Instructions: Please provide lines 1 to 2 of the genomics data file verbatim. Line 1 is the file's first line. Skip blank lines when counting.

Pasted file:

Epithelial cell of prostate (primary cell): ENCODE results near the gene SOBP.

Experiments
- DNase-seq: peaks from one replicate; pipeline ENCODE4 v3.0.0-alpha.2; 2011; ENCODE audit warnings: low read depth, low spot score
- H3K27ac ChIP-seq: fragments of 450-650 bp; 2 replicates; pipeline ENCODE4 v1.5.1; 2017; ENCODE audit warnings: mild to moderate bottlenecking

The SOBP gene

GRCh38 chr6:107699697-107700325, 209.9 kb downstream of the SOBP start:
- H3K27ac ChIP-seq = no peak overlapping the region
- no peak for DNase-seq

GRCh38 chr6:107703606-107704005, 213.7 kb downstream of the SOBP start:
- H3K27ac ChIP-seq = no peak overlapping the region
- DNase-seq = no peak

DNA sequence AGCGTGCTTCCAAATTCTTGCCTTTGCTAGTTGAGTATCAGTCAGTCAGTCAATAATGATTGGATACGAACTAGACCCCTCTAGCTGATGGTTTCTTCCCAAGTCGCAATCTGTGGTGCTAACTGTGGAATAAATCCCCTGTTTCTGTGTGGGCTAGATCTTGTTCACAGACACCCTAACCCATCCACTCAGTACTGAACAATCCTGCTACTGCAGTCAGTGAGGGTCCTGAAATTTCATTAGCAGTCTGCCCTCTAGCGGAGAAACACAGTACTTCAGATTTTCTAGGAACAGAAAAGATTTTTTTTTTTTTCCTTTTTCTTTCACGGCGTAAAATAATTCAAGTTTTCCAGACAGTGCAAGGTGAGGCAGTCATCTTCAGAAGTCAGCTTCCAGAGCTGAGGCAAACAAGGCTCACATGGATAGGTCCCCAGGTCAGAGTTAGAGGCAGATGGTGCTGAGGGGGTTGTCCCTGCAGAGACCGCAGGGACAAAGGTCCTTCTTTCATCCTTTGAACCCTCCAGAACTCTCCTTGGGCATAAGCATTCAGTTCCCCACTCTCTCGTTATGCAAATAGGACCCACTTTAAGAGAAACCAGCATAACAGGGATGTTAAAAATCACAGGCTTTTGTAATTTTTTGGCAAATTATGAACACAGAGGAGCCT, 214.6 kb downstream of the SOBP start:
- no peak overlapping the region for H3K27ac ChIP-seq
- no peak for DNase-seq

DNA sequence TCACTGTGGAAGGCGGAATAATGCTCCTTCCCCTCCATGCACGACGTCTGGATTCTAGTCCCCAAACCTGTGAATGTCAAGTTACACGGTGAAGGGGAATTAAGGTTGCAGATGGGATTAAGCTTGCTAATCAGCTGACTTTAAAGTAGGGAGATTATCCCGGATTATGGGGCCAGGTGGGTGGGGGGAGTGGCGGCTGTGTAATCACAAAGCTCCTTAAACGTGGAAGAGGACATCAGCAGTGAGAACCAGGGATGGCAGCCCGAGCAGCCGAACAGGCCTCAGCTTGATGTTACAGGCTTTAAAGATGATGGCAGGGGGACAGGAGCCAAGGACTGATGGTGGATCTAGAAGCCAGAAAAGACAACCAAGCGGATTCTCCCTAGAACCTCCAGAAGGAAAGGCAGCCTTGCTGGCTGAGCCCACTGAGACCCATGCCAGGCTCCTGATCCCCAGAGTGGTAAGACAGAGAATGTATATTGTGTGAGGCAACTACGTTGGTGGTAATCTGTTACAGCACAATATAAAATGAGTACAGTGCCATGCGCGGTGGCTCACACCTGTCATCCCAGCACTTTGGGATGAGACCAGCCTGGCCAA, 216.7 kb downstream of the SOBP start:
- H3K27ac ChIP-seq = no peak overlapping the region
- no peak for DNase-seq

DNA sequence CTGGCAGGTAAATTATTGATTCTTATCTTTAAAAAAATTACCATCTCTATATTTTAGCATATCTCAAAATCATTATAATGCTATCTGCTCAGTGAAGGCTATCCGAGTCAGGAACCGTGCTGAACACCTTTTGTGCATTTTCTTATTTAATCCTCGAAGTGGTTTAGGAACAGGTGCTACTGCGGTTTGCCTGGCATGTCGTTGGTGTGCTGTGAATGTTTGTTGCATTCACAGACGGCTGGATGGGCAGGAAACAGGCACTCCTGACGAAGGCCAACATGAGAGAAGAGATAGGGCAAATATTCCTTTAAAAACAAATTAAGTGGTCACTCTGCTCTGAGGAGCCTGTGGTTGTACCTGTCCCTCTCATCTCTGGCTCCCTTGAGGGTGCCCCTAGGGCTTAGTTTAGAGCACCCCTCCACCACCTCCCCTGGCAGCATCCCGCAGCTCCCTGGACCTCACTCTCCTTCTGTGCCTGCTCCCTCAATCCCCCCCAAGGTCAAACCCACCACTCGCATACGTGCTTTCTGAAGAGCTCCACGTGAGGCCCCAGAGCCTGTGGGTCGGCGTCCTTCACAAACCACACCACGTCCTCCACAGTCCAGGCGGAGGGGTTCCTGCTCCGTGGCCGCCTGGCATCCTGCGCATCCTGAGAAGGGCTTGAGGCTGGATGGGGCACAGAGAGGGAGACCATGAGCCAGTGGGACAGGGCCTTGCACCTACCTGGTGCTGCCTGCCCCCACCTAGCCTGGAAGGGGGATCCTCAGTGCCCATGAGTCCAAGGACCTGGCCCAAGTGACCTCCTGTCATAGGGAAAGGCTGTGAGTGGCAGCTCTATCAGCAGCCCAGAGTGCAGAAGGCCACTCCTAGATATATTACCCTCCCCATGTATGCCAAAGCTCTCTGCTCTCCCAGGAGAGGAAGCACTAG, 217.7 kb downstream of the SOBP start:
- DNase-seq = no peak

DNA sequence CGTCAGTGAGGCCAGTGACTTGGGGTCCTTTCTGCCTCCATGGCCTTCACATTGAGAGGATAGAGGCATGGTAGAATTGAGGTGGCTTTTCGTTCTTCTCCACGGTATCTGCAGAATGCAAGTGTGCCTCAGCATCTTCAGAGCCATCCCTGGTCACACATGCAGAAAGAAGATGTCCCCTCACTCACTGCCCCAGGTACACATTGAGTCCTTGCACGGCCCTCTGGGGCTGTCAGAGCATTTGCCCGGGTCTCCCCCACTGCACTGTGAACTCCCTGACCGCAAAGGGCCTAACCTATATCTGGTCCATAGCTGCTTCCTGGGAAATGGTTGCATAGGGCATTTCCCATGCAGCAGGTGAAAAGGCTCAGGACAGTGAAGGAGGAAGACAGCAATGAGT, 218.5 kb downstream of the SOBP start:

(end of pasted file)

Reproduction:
Epithelial cell of prostate (primary cell): ENCODE results near the gene SOBP.

Experiments